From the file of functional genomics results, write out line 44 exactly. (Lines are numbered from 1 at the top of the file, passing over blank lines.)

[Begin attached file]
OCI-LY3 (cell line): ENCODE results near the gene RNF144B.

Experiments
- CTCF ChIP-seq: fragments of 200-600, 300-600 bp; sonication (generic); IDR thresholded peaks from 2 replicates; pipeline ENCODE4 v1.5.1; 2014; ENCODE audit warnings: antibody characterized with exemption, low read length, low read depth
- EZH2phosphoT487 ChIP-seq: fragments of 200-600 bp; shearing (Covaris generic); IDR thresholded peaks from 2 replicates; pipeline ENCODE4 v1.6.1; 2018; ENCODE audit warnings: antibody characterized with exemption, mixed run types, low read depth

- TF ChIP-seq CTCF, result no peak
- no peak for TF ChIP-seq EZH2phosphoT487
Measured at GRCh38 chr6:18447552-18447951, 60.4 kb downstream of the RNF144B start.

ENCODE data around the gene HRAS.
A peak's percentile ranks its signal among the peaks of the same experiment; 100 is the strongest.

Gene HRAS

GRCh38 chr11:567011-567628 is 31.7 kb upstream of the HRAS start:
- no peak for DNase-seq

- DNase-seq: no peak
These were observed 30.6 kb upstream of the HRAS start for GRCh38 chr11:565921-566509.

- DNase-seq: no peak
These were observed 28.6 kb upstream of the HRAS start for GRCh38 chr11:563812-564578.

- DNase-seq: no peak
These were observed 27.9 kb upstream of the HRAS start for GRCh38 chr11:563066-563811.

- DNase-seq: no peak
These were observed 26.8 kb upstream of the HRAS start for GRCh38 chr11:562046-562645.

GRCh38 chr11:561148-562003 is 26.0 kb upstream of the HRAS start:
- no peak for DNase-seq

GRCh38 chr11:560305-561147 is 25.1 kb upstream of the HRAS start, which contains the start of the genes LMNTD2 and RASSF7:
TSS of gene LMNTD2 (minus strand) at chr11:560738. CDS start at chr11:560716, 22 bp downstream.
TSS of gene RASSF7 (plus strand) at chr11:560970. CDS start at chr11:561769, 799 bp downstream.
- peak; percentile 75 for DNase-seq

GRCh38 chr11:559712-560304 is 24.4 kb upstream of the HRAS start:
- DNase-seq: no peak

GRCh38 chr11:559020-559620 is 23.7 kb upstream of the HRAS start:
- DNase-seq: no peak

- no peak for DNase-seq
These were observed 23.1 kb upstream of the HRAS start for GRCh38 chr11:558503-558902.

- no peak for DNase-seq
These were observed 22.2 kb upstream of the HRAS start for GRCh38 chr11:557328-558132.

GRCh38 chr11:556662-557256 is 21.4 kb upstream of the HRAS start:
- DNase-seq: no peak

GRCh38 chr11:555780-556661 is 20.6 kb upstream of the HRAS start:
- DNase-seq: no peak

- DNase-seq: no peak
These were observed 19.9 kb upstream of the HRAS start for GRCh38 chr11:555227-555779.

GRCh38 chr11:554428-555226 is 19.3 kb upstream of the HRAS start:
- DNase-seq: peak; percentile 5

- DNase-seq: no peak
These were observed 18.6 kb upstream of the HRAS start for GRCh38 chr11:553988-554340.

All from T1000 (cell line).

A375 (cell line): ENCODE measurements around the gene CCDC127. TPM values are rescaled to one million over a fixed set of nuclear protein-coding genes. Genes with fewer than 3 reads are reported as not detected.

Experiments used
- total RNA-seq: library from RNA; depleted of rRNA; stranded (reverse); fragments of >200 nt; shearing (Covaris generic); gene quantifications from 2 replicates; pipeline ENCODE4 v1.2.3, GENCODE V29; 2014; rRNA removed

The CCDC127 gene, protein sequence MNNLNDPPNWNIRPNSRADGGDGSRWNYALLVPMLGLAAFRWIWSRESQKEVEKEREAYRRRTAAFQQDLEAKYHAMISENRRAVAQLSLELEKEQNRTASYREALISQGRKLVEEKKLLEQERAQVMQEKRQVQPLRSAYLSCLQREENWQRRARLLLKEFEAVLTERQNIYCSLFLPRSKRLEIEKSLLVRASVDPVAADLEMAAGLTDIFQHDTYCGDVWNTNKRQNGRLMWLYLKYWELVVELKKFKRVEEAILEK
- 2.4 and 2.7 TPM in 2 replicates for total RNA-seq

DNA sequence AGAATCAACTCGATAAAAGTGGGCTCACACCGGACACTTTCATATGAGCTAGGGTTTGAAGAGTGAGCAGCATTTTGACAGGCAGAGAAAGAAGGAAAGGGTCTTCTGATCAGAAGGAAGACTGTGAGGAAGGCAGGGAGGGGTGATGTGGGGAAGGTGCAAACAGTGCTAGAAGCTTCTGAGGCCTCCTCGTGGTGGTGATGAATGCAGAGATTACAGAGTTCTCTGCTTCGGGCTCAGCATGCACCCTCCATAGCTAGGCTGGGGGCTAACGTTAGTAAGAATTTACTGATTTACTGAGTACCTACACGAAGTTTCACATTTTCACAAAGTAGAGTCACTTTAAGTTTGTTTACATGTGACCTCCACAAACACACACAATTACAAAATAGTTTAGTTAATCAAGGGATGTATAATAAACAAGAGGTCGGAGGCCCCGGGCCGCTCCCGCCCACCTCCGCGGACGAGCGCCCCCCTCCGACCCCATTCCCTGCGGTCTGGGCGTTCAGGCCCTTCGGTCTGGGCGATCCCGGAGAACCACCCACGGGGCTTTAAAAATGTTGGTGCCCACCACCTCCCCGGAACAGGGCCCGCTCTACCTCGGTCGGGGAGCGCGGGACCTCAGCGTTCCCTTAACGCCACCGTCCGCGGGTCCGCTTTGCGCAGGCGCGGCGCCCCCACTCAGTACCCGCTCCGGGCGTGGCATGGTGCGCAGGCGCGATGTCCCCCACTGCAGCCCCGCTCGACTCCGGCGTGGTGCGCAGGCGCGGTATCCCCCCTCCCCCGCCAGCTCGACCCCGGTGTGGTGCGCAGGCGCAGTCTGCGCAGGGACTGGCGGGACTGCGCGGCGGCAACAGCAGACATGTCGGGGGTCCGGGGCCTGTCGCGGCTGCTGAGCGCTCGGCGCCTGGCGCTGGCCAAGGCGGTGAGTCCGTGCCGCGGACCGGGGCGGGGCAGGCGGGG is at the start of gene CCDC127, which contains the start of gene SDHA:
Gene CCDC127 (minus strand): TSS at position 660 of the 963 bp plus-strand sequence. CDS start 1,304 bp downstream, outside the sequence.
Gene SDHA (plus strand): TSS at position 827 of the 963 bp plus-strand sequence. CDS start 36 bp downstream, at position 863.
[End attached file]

These were observed 18.6 kb upstream of the HRAS start for GRCh38 chr11:553988-554340.